Developmental Dysplasia of the Hip
The signs of developmental dysplasia of the hip (DDH) vary depending on whether one or both hips are affected.
Having DDH does not cause pain. A newborn or infant with DDH may have:
- No obvious signs of a defect.
- Extra folds of skin on the inside of the thigh(s). But a newborn without this condition also may have these extra folds.
- Less mobility or flexibility in the movement of the hip joint(s).
- One leg that seems shorter than the other.
- Other physical deformities, especially of the feet.
In rare cases, DDH develops in the first few weeks or months after birth and signs may not be seen until your child starts to walk. Then your child may:
- Stand with one hip raised higher than the other because of a shorter leg on the affected side. It seems shorter if the upper end of the thighbone has slipped up above its normal position in the hip socket.
- Walk on the toes of one foot with the heel up off the floor, attempting to make up for the difference in leg length.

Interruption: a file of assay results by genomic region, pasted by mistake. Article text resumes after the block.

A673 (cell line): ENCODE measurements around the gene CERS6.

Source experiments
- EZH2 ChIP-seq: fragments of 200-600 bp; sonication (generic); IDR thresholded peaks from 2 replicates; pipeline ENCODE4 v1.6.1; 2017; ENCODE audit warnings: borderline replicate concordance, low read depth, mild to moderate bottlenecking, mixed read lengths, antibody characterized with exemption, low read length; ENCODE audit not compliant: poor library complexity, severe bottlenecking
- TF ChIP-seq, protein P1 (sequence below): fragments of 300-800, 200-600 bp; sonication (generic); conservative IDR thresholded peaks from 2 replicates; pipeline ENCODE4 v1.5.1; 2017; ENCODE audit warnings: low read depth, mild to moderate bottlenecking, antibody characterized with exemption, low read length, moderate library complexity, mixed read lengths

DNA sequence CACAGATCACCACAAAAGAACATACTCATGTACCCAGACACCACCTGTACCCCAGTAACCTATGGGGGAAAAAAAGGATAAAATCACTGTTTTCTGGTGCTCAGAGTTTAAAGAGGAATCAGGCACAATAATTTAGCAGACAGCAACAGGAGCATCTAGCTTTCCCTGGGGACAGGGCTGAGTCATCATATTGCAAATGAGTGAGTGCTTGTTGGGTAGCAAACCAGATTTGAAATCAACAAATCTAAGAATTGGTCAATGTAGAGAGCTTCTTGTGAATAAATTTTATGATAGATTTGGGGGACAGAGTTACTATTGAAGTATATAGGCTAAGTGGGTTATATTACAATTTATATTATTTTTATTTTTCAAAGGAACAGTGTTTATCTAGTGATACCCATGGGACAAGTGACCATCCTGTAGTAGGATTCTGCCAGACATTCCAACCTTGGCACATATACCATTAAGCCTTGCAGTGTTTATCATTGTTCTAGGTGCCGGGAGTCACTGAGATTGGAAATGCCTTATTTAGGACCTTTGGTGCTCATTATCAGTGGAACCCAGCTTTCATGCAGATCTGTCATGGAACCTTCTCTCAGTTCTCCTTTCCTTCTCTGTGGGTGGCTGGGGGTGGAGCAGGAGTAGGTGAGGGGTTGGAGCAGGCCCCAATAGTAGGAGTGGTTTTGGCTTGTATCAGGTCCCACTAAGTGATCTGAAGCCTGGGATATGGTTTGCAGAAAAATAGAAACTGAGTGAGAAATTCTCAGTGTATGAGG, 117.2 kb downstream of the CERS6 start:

- Walk with a limp (or a waddling gait if both hips are affected).
- Stand with a greater-than-normal inward curve (Reference lordosis Opens New Window) of the lower back if both hips are affected.
Children with untreated DDH may develop lasting deformities in their hips. Untreated DDH can also lead to hip joint degeneration, which is a sort of early "wearing out" of the socket. When the degeneration occurs in the Reference cartilage Opens New Window that protects and cushions joints, it is known as Reference osteoarthritis Opens New Window. Eventually the bones, which had been separated by the cartilage, rub against each other. This rubbing damages tissue and bone, and it causes pain.
|By:||Reference Healthwise Staff||Last Revised: Reference March 12, 2012|
|Medical Review:||Reference Susan C. Kim, MD - Pediatrics
Reference John Pope, MD - Pediatrics